Saturday, December 8, 2012

Cheapest Leverage


You know why buy & hold investing is more profitable for most investors? 
·         you don’t try to time the markets;
·         you don’t sell and buy during crashes and booms;
·         you collect and reinvest your dividends;
·         and you’re a natural value investor. 

But there is one other reason that most of us forget. You have the cheapest and most efficient leverage anyone can dream of!
“Excuse me?  , but I don’t borrow money when investing in stocks.” you may say.  My response: “Bullocks!” First of all,  a true “Buy & Holder” has the cheapest leverage an investor can get except maybe for insurance companies such as Berkshire Hathaway. But why not use borrowed money just like in real estate? More about that in a future post.

"Godfried, how can you claim that a Buy & Hold investment implies the use of leverage?"   The answer is that you borrow from the government interest free!  Let me explain… but first I need a coffee. Oh and you better take some time off this morning so you can soak this incredible idea in! Because it will take some explaining… at least 3 or 4 paragraphs J – but make sure that you will never forget this again!  Beat it into your skull with a baseball bat – but not too hard otherwise it may be the last thing you’ll ever remember.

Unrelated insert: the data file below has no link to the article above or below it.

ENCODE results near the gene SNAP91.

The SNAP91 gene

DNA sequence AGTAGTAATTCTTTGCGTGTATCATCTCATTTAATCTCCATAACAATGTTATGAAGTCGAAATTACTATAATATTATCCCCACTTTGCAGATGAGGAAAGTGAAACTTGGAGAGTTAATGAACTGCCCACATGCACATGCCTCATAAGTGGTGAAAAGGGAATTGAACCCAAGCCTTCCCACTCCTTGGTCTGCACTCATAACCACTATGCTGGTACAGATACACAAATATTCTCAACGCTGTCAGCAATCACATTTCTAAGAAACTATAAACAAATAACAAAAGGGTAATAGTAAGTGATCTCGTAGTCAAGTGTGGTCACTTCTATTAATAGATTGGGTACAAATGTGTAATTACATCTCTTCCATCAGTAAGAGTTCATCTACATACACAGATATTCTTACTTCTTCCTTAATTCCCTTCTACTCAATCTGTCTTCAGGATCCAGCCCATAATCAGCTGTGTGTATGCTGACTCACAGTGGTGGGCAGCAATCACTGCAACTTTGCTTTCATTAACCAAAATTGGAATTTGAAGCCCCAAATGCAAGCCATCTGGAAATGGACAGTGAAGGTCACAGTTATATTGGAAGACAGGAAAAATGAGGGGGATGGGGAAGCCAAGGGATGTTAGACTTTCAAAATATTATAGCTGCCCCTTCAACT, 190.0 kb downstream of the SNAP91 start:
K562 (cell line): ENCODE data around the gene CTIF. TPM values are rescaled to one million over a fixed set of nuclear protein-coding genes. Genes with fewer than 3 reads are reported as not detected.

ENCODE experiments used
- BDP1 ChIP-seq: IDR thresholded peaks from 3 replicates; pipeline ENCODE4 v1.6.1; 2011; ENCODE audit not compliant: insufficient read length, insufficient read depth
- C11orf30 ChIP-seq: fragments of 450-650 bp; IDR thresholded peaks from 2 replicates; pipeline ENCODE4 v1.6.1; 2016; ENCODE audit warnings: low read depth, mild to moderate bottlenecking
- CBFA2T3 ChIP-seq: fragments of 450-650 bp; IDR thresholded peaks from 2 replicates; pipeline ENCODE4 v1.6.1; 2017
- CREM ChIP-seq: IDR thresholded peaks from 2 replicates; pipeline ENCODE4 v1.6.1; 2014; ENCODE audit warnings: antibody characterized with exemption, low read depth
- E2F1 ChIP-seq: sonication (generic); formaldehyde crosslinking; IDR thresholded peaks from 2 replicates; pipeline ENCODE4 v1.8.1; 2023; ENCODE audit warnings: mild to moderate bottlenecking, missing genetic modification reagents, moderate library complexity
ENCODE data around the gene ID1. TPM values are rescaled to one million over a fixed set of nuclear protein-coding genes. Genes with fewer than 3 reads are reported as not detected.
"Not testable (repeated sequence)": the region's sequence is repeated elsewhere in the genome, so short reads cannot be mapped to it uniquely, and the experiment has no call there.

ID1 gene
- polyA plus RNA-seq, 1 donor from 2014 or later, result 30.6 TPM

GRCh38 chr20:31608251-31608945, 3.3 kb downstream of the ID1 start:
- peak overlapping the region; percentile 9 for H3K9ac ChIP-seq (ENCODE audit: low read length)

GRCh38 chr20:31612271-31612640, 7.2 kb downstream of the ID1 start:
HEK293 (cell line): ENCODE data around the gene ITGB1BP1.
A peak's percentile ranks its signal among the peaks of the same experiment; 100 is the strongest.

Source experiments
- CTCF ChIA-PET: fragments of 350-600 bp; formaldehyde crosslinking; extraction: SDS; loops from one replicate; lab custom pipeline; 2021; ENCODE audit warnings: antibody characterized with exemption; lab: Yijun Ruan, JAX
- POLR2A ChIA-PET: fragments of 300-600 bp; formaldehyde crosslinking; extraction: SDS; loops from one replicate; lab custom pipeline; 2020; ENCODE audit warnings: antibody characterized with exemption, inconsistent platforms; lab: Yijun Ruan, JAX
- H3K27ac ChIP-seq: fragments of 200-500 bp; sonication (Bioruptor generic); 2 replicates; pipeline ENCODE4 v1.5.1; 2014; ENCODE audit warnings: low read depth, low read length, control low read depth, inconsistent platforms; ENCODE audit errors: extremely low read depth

When your investment appreciates and you sell it to lock in your profits, you also lock in profits for someone else. Yep, for the government! Because when you sell you pay capital gains taxes both to the provincial and federal governments. In Alberta you will pay 0.5 x 39% or 19.5%; in other provinces you’ll pay more. Furthermore, you’ll pay close to 19.29% (on Canadian dividends in Alberta).  So let’s do a spreadsheet calculation.
Case I: you’re a high flying trader and every deal you do is profitable and you make not just 1% but you make on average 12% per year. You are one of those guys that always brags about "Buy & Hold" being dead and you're the best thing since the invention of apple pie!
Case II: you’re an average investor who invests for dividends (3.5% per year) plus appreciation (6.5%)  or a total return of 10% by investing in underperforming Canadian Banks (yeah, right!). But you NEVER sell. Let’s do this for 15 years.
Here are the results for a $10,000 initial investment:
Click on image the magnify

So there you have it. On an after tax basis, the “Buy & Hold” investor can invest much more conservatively than an active trader and still get the same results.  It is as if the government provides you limitless credit for free and for as long as you hold the stock!  This allows you to increase your effective ROI to 12%.  Oh, buy the way; did you notice the effects of dividends on total profits?
The “Buy & Hold” pre-tax profits totaled $27,559 of which $10,523 or 28% came from dividends!

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